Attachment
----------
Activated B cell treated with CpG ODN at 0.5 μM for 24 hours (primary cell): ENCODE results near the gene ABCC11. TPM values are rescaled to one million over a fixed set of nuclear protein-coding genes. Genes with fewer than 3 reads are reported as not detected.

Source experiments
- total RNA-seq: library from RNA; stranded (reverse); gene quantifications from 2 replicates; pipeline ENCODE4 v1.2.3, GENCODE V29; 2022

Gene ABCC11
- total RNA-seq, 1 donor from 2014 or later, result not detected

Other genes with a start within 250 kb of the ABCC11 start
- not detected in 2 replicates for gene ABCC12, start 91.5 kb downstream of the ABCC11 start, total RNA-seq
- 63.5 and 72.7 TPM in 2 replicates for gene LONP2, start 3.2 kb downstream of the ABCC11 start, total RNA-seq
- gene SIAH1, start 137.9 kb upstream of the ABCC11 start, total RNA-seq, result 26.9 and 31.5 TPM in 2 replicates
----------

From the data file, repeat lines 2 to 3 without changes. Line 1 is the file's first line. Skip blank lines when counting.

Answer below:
Source experiments
- total RNA-seq: library from RNA; stranded (reverse); gene quantifications from 2 replicates; pipeline ENCODE4 v1.2.3, GENCODE V29; 2022